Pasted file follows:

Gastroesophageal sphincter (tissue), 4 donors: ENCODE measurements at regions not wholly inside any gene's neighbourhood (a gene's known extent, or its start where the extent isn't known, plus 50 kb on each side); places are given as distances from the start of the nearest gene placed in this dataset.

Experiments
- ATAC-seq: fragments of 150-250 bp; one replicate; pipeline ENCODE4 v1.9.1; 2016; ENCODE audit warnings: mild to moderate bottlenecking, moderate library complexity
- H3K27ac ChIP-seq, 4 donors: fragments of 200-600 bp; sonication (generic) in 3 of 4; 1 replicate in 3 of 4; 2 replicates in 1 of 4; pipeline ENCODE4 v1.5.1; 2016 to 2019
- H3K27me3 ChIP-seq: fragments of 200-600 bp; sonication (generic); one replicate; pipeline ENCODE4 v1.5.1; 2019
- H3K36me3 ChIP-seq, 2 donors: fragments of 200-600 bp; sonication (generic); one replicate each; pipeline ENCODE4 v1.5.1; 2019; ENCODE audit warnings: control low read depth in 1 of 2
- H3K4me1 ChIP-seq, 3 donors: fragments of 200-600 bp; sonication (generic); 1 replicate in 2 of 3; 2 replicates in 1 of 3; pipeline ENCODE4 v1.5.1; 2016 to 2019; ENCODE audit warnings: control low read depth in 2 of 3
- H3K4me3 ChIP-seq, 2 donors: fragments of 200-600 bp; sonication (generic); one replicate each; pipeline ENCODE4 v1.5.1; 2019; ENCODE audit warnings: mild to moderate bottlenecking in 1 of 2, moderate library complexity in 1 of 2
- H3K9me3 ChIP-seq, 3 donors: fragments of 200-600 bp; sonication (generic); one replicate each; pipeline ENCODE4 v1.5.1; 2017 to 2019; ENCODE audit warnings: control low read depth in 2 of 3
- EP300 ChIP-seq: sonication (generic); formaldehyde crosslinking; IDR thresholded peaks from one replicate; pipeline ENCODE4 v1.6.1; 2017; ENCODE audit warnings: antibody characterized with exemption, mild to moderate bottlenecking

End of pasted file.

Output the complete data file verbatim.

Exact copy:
Gastroesophageal sphincter (tissue), 4 donors: ENCODE measurements at regions not wholly inside any gene's neighbourhood (a gene's known extent, or its start where the extent isn't known, plus 50 kb on each side); places are given as distances from the start of the nearest gene placed in this dataset.

Experiments
- ATAC-seq: fragments of 150-250 bp; one replicate; pipeline ENCODE4 v1.9.1; 2016; ENCODE audit warnings: mild to moderate bottlenecking, moderate library complexity
- H3K27ac ChIP-seq, 4 donors: fragments of 200-600 bp; sonication (generic) in 3 of 4; 1 replicate in 3 of 4; 2 replicates in 1 of 4; pipeline ENCODE4 v1.5.1; 2016 to 2019
- H3K27me3 ChIP-seq: fragments of 200-600 bp; sonication (generic); one replicate; pipeline ENCODE4 v1.5.1; 2019
- H3K36me3 ChIP-seq, 2 donors: fragments of 200-600 bp; sonication (generic); one replicate each; pipeline ENCODE4 v1.5.1; 2019; ENCODE audit warnings: control low read depth in 1 of 2
- H3K4me1 ChIP-seq, 3 donors: fragments of 200-600 bp; sonication (generic); 1 replicate in 2 of 3; 2 replicates in 1 of 3; pipeline ENCODE4 v1.5.1; 2016 to 2019; ENCODE audit warnings: control low read depth in 2 of 3
- H3K4me3 ChIP-seq, 2 donors: fragments of 200-600 bp; sonication (generic); one replicate each; pipeline ENCODE4 v1.5.1; 2019; ENCODE audit warnings: mild to moderate bottlenecking in 1 of 2, moderate library complexity in 1 of 2
- H3K9me3 ChIP-seq, 3 donors: fragments of 200-600 bp; sonication (generic); one replicate each; pipeline ENCODE4 v1.5.1; 2017 to 2019; ENCODE audit warnings: control low read depth in 2 of 3
- EP300 ChIP-seq: sonication (generic); formaldehyde crosslinking; IDR thresholded peaks from one replicate; pipeline ENCODE4 v1.6.1; 2017; ENCODE audit warnings: antibody characterized with exemption, mild to moderate bottlenecking